Common name(s): Stonefly
Description: Medium in size, from 12 mm to 65 mm. At rest, wings partly wrap the abdomen and extend beyond the abdominal apex, but wing reduction is frequent. Legs are weak. Prognathous mouthparts. The abdomen is soft, with filamentous cerci. Antennae are filiform. The stonefly has bulging compound eyes and two or three ocelli. The thorasic segments are subequal and the fore and hind wings are membranous. Immature nymph stages closely resemble adults.
Fun facts: Plecoptera are a minor and often cryptic order of 16 families, and perhaps 2000 species worldwide, most often in temperate and cool areas. They are hemimetabolous with the adults resembling winged nymphs. The abdomen is 10-segmented, with vestiges of segments 11 and 12 serving as paraprocts, cerci and epiproct, a combination of which serve as male accessory copulation structures.
Nymphs have 12-24, perhaps as many as 33, aquatic instars; wing pads are first visible in half-grown nymphs. The nymph's tracheal system is closed, with simple or plumose gills on the basal abdominal segments or near the anus - sometimes extruded through the anus (that's right, anal gills) or on the mouthparts, neck or thorax, or even lacking altogether. The cerci are multi-segmented and there is no median terminal filament.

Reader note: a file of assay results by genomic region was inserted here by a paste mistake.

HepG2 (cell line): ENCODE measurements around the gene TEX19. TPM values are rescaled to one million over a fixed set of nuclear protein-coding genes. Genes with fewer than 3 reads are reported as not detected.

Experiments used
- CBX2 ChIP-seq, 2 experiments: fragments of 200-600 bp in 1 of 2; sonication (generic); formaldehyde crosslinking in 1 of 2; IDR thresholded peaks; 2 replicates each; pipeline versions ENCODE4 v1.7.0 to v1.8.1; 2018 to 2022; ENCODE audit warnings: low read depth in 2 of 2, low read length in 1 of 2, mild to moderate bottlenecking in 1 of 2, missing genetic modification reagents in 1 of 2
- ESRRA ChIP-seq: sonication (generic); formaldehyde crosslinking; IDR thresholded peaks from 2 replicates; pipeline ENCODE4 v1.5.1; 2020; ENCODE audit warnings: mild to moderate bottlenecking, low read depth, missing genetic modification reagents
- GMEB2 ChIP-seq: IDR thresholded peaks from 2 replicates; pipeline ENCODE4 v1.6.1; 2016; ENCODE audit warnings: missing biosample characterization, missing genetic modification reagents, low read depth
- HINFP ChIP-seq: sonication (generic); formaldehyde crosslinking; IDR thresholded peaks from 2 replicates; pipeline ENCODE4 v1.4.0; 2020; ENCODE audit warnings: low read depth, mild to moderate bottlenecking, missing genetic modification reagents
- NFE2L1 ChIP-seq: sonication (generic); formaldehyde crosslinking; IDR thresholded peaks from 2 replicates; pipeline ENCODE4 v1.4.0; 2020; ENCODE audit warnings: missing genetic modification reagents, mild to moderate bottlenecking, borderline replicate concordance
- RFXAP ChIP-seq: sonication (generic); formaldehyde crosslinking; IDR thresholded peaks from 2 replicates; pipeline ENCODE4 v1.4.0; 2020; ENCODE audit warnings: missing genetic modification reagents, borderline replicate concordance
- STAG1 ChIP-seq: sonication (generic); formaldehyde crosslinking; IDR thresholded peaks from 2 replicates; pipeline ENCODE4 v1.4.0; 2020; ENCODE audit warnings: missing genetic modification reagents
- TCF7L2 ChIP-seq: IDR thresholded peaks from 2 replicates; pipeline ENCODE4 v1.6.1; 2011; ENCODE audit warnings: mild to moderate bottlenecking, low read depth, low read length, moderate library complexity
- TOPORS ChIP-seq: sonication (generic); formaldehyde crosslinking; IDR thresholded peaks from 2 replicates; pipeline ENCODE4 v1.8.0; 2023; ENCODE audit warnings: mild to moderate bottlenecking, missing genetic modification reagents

Most North American species are univoltine, but maturation may take up to four years, at which time nymphs will leave the water and molt upon nearby vegetation. Eggs are dropped on water, laid in jelly on water, or laid underneath stones in water or in damp crevices near water. Water is essential for the development of these insects, and this is a barrier to their colonization of a larger area. Nymphs occur predominantly on stony or gravely substrates in cool water, mostly well-aerated streams, less often in lakes. Stoneflies are very intolerant of organic and thermal pollution in water.
Nymphs may be omnivores, detritivores, herbivores or predators. Adults feed on algae, lichen, cellulose plants and rotting wood. There are some species in which the adults do not eat; they mate and die (on stored energy from the nymph stage).
Plecoptera are thought to have a relationship with the Orthopteroid-Plecopteroid assemblage, as can be seen on the Insect Phylogenetic Tree.
sourced, in part, by The Insects: An outline of entomology, second ed. Gullan, P.J. and P.S. Cranston. Blackwell Science, Great Britain, 2000.